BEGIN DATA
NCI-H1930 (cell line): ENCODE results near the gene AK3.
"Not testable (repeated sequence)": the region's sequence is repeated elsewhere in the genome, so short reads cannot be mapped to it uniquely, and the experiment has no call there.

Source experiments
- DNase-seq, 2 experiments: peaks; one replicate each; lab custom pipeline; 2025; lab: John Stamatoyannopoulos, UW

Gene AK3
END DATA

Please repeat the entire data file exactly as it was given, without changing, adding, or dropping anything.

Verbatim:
NCI-H1930 (cell line): ENCODE results near the gene AK3.
"Not testable (repeated sequence)": the region's sequence is repeated elsewhere in the genome, so short reads cannot be mapped to it uniquely, and the experiment has no call there.

Source experiments
- DNase-seq, 2 experiments: peaks; one replicate each; lab custom pipeline; 2025; lab: John Stamatoyannopoulos, UW

Gene AK3